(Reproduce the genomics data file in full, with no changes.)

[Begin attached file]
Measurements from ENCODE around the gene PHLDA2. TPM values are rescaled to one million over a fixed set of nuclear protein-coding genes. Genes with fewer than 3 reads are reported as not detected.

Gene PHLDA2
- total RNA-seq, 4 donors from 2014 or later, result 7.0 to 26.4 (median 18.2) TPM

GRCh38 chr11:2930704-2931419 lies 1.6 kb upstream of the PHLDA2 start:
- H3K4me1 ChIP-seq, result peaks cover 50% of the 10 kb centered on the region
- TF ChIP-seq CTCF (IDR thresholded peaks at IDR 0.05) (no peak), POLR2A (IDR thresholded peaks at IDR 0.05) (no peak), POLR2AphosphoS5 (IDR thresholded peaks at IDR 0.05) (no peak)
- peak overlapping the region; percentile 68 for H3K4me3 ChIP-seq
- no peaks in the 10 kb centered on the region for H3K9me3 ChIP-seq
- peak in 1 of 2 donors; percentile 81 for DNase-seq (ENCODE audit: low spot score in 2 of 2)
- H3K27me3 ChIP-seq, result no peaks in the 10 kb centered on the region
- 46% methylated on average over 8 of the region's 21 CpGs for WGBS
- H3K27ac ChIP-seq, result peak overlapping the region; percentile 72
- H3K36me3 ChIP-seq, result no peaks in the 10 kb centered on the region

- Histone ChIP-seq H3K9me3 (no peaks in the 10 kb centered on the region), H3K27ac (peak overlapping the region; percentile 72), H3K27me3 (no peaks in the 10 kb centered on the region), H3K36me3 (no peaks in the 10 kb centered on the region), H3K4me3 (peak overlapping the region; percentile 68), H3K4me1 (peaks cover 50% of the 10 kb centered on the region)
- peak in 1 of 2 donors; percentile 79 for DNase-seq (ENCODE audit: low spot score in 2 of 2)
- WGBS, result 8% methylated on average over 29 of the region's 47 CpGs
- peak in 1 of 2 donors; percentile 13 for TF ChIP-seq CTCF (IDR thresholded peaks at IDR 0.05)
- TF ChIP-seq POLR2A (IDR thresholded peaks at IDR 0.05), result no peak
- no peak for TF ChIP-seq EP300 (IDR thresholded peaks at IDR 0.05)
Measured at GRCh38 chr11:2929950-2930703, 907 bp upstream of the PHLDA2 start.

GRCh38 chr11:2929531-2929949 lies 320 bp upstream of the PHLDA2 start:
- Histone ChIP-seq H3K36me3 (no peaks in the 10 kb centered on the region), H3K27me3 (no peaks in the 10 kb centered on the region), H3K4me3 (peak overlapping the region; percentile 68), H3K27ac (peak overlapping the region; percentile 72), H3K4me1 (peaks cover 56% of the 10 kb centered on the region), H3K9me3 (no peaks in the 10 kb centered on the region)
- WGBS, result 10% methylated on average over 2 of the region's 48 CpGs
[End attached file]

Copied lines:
Measurements from ENCODE around the gene PHLDA2. TPM values are rescaled to one million over a fixed set of nuclear protein-coding genes. Genes with fewer than 3 reads are reported as not detected.

Gene PHLDA2
- total RNA-seq, 4 donors from 2014 or later, result 7.0 to 26.4 (median 18.2) TPM

GRCh38 chr11:2930704-2931419 lies 1.6 kb upstream of the PHLDA2 start:
- H3K4me1 ChIP-seq, result peaks cover 50% of the 10 kb centered on the region
- TF ChIP-seq CTCF (IDR thresholded peaks at IDR 0.05) (no peak), POLR2A (IDR thresholded peaks at IDR 0.05) (no peak), POLR2AphosphoS5 (IDR thresholded peaks at IDR 0.05) (no peak)
- peak overlapping the region; percentile 68 for H3K4me3 ChIP-seq
- no peaks in the 10 kb centered on the region for H3K9me3 ChIP-seq
- peak in 1 of 2 donors; percentile 81 for DNase-seq (ENCODE audit: low spot score in 2 of 2)
- H3K27me3 ChIP-seq, result no peaks in the 10 kb centered on the region
- 46% methylated on average over 8 of the region's 21 CpGs for WGBS
- H3K27ac ChIP-seq, result peak overlapping the region; percentile 72
- H3K36me3 ChIP-seq, result no peaks in the 10 kb centered on the region

- Histone ChIP-seq H3K9me3 (no peaks in the 10 kb centered on the region), H3K27ac (peak overlapping the region; percentile 72), H3K27me3 (no peaks in the 10 kb centered on the region), H3K36me3 (no peaks in the 10 kb centered on the region), H3K4me3 (peak overlapping the region; percentile 68), H3K4me1 (peaks cover 50% of the 10 kb centered on the region)
- peak in 1 of 2 donors; percentile 79 for DNase-seq (ENCODE audit: low spot score in 2 of 2)
- WGBS, result 8% methylated on average over 29 of the region's 47 CpGs
- peak in 1 of 2 donors; percentile 13 for TF ChIP-seq CTCF (IDR thresholded peaks at IDR 0.05)
- TF ChIP-seq POLR2A (IDR thresholded peaks at IDR 0.05), result no peak
- no peak for TF ChIP-seq EP300 (IDR thresholded peaks at IDR 0.05)
Measured at GRCh38 chr11:2929950-2930703, 907 bp upstream of the PHLDA2 start.

GRCh38 chr11:2929531-2929949 lies 320 bp upstream of the PHLDA2 start:
- Histone ChIP-seq H3K36me3 (no peaks in the 10 kb centered on the region), H3K27me3 (no peaks in the 10 kb centered on the region), H3K4me3 (peak overlapping the region; percentile 68), H3K27ac (peak overlapping the region; percentile 72), H3K4me1 (peaks cover 56% of the 10 kb centered on the region), H3K9me3 (no peaks in the 10 kb centered on the region)
- WGBS, result 10% methylated on average over 2 of the region's 48 CpGs